Learn AD in 15 Minutes a Week: AD Delegation of Authority - Permission Settings and Inheritance Page 3

Special Permissions

You may find a special case in your environment where the standard permission settings do not allow you to set the desired level of security or access required to a given object. Special permissions can be set in cases such as this.

Whenever possible, you should avoid assigning special permissions for specific attributes of objects, as the administration of multiple Active Directory objects in this manner becomes cumbersome.

If you find that there is an absolute business need for setting special permissions, this can be done by first opening the Active Directory Users and Computers MMC and then finding the object you want to administer. Once you have done this, you would need to right click the object to edit its properties. You would go to the security tab and select the Advanced button.

You can then select the required permission entry and click on the View/Edit button to further edit the permission.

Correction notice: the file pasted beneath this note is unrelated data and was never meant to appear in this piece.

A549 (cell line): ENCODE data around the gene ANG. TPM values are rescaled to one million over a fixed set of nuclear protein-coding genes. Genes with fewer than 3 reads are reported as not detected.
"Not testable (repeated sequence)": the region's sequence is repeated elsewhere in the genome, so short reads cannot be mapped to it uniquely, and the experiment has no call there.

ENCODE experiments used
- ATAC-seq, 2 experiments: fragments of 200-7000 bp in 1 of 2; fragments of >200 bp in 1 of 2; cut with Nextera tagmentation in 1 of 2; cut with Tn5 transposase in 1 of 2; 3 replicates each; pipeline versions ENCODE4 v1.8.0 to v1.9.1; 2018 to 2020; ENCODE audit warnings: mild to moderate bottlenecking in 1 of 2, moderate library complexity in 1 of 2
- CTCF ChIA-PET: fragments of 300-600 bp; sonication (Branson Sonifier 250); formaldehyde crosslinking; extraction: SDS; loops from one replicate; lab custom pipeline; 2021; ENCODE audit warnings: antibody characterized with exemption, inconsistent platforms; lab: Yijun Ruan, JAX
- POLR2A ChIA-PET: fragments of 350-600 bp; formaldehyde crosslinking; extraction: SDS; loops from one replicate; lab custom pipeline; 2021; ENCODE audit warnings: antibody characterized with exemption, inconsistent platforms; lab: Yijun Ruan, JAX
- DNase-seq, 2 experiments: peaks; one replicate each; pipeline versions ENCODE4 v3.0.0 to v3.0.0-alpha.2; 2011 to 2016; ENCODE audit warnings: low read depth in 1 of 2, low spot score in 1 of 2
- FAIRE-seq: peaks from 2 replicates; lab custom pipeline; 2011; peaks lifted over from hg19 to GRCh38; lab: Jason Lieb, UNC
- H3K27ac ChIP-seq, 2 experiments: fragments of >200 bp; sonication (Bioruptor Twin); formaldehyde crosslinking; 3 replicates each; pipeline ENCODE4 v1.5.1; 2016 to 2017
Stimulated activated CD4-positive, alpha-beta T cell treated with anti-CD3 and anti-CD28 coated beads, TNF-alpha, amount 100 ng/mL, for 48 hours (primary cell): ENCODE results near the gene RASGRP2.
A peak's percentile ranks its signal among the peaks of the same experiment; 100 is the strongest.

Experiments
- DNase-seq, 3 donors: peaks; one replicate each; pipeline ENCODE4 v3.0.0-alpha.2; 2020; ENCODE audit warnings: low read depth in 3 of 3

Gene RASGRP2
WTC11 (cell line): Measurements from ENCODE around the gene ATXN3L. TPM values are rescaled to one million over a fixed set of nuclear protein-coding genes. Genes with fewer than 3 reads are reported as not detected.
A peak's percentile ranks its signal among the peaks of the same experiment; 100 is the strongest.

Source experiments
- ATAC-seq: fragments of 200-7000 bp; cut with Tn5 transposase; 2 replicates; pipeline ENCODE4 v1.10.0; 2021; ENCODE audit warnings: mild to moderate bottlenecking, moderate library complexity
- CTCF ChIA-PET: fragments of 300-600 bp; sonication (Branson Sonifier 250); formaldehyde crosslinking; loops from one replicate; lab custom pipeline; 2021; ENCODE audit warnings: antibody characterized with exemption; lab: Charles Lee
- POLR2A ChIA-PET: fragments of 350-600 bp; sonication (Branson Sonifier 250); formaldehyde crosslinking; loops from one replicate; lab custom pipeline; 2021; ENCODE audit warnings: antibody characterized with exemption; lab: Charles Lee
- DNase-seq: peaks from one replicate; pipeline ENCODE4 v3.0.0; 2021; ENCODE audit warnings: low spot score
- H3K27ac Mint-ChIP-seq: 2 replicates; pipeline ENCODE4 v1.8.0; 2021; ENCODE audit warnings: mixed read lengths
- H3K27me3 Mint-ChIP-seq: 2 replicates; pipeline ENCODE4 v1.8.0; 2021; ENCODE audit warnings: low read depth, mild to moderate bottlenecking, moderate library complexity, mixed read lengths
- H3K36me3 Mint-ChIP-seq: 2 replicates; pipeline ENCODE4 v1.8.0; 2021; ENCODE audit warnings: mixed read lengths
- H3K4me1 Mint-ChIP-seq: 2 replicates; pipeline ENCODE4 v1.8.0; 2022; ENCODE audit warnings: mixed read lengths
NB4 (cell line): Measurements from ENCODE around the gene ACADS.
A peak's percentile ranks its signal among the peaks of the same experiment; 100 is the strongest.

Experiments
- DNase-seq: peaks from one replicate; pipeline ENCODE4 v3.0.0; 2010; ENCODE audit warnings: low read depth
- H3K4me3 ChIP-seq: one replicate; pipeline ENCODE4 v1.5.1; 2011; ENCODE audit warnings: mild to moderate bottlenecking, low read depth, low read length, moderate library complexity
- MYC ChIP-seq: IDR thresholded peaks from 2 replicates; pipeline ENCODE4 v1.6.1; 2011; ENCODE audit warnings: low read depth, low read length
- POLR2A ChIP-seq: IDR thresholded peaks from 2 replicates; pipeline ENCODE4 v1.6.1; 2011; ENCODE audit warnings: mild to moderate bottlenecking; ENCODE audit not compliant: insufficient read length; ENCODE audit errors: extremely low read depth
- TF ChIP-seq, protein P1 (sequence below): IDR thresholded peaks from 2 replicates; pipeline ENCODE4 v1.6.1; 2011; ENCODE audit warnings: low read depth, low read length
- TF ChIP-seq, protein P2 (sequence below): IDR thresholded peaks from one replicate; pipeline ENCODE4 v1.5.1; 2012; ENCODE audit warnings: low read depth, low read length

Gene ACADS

Well, that wraps up this section of Learn Active Directory Design and Administration in 15 Minutes a Week, which covered the Windows 2000 Active Directory Delegation of Authority - Permission Settings and Inheritance. I hope you found it informative and will return for the next installment. 

If you have any questions, comments or even constructive criticism, please feel free to drop me a note.

I want to write good, solid technical articles that appeal to a large range of readers and skill levels and I can only be sure of that through your feedback.

Until then, best of luck in your studies and remember,

"I still have yet to figure out why you can tell someone that there are 400 billion stars and they'll believe you, but tell them that a bench has wet paint and they have to touch it."

Jason Zandri


This article was originally published on Aug 29, 2002
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